Well before the July 1998 hearings on derivatives or even the May 1998 proposal to subject derivative securities to some sort of regulation, financial derivatives had generated considerable scrutiny from within the banking establishment.  In a January 1992 speech to the New York Bankers Association Gerald Corrigan, the Governor of the Federal Reserve Bank of New York, cautioned bankers about the danger of financial derivatives.  He warned bankers they need to “take a very hard look at off balance sheet activities (derivatives)” and “I hope this sounds like a warning because it is.”  Later that year Allan Taylor, Chairman of the Royal Bank of Canada, likened derivatives to a “time bomb that could explode just like the LDC crisis did, threatening the world financial system.”  (The LDC crisis was the crisis spawned by hundreds of billions of loans to third world countries going bad.)  Picking up on the bomb metaphor, Felix Rohatyn, a senior partner at investment bank Lazard Freres, likened the market for derivatives as “26-year- olds with computers creating financial hydrogen bombs.”  

As these concerns show, the post-crisis criticism of Summers and others for failing to act on derivatives in July 1998 is not Monday morning quarterbacking.  The dangers inherent in derivatives and the enormous leverage that could be employed with them had been topics of discussion for years, particularly among the more conservative elements of the banking establishment.  Given these concerns, what explains the enormous resistance to Born’s seemingly modest proposal that clearly had some merit, and would simply treat derivative investments in the same way that other investments were already being treated?  The simple reason is regulating derivatives would - in the opinion of Larry Summers, the biggest banks on Wall Street and the supposedly brightest members of Ivy League economics departments – kill the proverbial goose that laid golden eggs.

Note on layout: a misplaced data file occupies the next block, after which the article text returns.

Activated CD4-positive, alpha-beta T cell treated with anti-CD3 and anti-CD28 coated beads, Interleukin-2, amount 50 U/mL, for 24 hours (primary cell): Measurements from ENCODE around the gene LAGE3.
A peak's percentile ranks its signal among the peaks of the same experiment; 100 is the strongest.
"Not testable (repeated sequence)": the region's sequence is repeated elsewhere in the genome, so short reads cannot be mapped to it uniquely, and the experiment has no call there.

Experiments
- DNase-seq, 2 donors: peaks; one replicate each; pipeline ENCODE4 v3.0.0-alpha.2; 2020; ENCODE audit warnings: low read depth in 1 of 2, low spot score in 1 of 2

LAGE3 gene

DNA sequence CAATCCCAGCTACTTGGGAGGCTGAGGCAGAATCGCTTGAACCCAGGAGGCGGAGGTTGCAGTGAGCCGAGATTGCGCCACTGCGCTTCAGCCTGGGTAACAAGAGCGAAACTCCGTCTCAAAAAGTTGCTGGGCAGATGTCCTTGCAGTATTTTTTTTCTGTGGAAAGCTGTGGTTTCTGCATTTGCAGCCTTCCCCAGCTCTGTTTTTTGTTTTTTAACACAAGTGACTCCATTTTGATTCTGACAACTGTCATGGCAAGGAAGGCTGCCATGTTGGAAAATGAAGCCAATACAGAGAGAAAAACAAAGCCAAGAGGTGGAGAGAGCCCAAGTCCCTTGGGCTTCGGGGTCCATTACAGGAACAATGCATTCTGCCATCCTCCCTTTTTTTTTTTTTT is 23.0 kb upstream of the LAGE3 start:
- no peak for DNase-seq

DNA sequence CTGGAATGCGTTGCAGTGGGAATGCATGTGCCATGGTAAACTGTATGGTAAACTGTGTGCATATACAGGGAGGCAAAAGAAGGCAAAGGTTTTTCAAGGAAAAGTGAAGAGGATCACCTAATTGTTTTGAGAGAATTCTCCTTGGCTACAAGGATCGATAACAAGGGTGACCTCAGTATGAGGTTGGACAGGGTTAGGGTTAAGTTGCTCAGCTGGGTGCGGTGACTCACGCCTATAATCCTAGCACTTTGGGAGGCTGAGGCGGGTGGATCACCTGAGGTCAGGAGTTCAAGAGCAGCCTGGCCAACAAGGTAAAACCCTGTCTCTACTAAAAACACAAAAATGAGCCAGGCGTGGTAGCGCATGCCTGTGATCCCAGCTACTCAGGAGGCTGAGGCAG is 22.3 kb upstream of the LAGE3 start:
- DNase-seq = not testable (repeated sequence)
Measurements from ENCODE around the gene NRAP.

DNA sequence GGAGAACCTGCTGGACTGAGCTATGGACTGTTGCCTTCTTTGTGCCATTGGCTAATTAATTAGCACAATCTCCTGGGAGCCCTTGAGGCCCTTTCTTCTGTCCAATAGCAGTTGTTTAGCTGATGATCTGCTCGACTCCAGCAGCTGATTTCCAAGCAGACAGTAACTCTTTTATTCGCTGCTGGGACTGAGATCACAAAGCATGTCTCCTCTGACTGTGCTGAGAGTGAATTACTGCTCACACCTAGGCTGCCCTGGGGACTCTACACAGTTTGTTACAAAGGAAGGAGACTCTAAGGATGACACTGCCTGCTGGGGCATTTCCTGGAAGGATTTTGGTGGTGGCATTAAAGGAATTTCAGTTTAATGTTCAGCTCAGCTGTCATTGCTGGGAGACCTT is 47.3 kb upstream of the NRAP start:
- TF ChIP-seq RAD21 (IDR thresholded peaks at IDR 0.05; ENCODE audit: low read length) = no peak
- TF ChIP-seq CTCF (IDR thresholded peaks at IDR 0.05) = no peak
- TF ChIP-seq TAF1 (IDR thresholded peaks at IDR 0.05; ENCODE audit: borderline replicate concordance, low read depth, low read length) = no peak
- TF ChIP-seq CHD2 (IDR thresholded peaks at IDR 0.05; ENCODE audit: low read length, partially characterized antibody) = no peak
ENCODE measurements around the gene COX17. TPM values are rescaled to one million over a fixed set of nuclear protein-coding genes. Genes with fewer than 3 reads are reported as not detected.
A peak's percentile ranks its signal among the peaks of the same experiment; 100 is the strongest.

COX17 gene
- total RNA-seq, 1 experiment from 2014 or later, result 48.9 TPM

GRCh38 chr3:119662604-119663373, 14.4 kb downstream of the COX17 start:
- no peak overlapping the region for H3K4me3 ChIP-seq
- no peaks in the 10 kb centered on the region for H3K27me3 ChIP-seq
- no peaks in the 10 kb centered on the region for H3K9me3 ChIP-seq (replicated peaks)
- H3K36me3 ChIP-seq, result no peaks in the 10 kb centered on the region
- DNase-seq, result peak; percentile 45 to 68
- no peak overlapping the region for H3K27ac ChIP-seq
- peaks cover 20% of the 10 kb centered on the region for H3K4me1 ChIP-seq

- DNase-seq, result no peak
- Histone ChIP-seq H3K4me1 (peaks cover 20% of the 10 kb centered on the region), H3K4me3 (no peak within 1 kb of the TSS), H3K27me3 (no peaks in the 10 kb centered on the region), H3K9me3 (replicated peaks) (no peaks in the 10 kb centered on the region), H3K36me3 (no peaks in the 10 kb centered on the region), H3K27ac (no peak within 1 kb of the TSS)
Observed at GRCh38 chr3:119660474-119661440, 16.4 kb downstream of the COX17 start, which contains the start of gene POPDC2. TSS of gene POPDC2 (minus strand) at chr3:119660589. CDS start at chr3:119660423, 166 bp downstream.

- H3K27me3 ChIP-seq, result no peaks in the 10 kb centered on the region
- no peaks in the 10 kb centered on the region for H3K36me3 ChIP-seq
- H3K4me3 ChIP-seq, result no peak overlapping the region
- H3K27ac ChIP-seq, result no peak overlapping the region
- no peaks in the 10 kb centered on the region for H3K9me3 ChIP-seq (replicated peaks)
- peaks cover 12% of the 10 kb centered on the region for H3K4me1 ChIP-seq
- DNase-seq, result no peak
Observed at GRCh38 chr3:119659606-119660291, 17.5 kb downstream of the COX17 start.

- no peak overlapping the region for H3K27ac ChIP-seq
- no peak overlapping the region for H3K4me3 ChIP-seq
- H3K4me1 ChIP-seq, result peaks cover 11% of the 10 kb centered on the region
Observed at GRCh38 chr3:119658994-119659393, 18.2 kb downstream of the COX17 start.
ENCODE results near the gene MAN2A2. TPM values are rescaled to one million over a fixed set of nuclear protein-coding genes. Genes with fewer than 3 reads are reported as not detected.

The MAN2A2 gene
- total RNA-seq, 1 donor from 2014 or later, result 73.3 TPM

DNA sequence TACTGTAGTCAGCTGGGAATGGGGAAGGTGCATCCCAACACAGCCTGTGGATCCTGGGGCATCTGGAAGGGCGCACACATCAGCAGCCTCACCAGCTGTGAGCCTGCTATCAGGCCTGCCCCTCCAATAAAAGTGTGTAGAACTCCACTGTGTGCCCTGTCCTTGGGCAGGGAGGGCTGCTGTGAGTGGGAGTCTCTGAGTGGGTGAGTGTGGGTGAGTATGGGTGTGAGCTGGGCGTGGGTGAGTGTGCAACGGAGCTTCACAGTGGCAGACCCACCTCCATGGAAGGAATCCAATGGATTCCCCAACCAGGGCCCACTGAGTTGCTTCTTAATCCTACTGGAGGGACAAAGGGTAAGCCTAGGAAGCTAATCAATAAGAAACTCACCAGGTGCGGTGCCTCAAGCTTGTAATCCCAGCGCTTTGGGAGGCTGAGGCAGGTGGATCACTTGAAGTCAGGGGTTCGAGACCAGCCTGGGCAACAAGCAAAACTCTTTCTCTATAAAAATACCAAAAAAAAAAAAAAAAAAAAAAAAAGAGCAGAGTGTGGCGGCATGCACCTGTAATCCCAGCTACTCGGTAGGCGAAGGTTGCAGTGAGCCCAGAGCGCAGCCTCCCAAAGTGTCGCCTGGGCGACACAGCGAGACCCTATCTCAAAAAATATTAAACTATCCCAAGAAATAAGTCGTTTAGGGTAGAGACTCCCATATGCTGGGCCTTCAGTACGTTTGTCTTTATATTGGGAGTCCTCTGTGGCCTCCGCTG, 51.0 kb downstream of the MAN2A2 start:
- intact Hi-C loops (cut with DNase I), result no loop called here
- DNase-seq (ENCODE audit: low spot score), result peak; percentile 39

Larry Summers and the rest of the economic establishment believed they could marry their economic insights – the most obvious manifestation of which was a raft of completely worthless, nonsensical equations – with the power of modern computers to precisely model not only entire national economies, but small, virtually imperceptible differences between the market price of an asset and its computer predicted “fair” price.  Stripped of their mathematical complexity and Ivy League pedigrees, the complicated economic models used in trading derivatives rested on three enormous blunders;